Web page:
I received this tent from the original owner who said it was purchased from the original Holubar store in Boulder, Colo. in the early 70s. The tent bears a similarity to Holubar tents of the era and has good reason. Cari-Kit was the label originally used on Holubar’s line of sew-it-yourself products in 1972. The name was later abandoned and the kits rebranded as Holubar Sew-It-Yourself Kits.
Other popular kit producers of the day include: Frostline, Altra, Eastern Mountain Sports, Country Ways, Mountain Adventure, Sundown and Plain Brown Wrapper. EMS enjoys continued success though the production of kits has since ceased. A newly resurected Holubar label produces fashionable and functional pieces in homage to the company name
Gerry Cunningham is arguably the father of light weight camping and that’s the slogan used on this 1960s single man tent. The company he founded lived light weight, innovation and quality and proudly displayed this on their products, books and in their marketing. “warmth without the weight” is another slogan displayed on products of this era.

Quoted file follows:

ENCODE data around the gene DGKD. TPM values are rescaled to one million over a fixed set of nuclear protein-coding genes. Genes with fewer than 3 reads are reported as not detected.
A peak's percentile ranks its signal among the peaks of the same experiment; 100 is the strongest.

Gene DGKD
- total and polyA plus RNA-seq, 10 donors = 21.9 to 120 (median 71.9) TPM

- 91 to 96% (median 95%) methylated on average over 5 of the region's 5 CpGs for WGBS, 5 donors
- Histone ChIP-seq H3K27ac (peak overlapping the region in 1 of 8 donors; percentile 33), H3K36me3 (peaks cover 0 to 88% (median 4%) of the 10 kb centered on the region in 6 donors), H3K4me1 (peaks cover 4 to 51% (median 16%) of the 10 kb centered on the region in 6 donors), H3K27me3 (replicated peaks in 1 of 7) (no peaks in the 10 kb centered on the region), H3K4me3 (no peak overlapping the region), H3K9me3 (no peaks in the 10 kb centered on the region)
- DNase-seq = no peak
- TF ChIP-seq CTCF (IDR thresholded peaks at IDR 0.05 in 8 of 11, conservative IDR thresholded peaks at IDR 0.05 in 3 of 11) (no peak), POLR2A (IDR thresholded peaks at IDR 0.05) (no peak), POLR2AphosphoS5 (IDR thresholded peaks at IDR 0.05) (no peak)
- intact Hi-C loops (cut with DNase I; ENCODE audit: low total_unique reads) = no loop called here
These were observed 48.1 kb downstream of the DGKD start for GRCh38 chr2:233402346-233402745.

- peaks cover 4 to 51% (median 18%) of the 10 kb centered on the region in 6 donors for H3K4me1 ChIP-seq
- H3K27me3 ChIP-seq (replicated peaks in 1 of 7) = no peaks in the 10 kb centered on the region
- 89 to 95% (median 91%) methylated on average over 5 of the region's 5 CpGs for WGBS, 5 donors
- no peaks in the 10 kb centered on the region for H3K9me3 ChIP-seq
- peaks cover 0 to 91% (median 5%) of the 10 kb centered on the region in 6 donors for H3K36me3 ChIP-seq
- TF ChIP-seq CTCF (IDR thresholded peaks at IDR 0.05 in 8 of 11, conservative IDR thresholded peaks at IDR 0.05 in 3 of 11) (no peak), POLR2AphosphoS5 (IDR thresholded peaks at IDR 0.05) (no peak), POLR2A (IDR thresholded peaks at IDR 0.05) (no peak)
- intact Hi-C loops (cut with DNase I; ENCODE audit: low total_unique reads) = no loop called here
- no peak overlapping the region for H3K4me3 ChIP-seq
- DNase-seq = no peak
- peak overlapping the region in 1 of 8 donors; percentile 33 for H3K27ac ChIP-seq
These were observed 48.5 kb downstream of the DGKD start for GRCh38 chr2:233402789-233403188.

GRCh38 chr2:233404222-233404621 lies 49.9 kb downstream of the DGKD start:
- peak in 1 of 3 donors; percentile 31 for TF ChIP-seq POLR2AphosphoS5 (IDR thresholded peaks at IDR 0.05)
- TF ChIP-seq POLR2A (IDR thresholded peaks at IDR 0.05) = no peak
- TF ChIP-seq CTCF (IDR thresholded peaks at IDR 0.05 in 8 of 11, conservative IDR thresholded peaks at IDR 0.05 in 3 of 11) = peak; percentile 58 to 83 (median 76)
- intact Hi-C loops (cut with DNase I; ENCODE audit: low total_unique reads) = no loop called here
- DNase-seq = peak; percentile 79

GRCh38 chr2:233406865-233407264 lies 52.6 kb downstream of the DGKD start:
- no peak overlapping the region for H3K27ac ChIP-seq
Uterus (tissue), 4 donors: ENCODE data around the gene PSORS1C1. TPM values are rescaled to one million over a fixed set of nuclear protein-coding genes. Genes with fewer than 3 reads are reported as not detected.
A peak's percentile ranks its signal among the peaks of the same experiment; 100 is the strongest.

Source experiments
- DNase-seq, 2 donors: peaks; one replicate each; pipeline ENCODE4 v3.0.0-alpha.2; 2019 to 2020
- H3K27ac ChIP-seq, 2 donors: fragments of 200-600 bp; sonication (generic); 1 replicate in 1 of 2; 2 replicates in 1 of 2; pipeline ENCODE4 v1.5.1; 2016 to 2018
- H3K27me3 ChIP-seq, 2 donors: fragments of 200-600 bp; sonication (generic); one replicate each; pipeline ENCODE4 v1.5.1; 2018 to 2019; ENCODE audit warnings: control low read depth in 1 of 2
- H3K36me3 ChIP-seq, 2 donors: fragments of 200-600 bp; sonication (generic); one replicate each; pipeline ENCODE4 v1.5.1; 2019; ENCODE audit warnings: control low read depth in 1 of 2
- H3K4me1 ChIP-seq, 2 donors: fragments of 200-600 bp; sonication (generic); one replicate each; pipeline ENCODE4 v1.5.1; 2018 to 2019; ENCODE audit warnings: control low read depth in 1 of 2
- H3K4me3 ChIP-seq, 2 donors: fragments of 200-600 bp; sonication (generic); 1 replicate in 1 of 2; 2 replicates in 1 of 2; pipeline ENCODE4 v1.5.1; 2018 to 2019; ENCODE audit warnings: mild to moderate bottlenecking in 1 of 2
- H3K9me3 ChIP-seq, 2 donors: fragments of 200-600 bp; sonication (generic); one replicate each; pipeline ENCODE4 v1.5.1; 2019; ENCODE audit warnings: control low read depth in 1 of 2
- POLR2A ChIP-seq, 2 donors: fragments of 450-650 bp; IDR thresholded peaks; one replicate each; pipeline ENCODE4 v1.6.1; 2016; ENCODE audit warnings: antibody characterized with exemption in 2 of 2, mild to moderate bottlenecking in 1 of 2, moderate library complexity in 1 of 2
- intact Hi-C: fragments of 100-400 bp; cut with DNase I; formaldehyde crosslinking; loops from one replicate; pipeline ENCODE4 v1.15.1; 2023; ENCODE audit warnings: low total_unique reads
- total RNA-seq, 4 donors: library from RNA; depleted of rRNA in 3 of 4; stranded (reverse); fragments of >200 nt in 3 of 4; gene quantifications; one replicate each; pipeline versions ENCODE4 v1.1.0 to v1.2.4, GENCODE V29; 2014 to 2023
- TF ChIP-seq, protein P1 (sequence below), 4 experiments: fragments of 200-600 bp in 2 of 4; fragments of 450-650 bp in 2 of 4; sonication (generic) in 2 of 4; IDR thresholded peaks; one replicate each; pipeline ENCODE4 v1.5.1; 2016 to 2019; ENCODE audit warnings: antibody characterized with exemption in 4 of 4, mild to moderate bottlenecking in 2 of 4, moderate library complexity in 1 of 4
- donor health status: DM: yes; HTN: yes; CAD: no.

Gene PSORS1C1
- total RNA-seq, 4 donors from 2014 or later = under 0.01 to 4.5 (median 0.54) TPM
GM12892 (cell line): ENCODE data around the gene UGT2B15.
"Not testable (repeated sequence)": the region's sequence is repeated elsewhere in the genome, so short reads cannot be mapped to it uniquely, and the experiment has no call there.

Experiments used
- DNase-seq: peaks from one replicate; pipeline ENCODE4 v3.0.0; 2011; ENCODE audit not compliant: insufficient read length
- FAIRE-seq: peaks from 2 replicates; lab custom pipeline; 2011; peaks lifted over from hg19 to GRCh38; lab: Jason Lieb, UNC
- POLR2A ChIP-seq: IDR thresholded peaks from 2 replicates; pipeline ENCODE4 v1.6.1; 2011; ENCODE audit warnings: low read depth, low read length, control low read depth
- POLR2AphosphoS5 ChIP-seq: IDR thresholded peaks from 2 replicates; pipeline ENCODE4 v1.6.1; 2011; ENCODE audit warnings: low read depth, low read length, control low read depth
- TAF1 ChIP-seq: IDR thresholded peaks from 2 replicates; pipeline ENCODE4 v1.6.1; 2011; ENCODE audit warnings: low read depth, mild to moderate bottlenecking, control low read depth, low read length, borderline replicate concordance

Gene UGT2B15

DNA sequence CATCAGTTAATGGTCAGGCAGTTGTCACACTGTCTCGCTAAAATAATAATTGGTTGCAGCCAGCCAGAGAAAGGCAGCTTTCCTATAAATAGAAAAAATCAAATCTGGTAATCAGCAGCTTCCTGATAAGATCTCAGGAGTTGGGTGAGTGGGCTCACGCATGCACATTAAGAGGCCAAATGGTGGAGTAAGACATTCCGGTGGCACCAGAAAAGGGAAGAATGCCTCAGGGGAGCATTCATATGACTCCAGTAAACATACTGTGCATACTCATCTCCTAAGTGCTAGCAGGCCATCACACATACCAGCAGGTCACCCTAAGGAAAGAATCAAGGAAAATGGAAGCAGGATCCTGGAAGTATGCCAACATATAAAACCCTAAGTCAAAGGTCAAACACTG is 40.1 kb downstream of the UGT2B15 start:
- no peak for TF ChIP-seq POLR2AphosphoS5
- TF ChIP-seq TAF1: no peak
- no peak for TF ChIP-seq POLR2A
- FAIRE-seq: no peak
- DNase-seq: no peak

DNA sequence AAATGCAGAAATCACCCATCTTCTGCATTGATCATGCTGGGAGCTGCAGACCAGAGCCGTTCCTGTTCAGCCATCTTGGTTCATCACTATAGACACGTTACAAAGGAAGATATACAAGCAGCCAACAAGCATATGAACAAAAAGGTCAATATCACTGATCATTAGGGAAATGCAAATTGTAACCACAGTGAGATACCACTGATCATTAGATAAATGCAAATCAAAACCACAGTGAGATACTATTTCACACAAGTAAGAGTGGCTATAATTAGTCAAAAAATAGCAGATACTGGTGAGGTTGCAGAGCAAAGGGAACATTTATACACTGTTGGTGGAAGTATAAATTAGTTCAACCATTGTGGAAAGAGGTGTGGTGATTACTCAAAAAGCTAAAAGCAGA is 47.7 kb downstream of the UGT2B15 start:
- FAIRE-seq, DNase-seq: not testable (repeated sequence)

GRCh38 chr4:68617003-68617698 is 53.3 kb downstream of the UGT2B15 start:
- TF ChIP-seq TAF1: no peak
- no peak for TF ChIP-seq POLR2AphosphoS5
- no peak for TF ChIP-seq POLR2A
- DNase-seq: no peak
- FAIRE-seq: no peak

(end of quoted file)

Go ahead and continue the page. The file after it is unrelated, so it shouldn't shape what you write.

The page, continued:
This innovative-for-its day tent is constructed using piece-together aluminum poles, two front, and one rear. The poles do not use shock cords. Front poles fit into a looped cross member at front and grommets in the rear. The tent goes up easily, but is not free-standing like later dome tents so it’s staked down at the corners and with front and rear guy lines. Includes rain fly and has a front vestibule on the tent body making it good for three or four seasons depending on the type of climate the user was in.
It packs up small at just over 12 inches in length and weighing approximately 5 lbs. Constructed it measures approximately: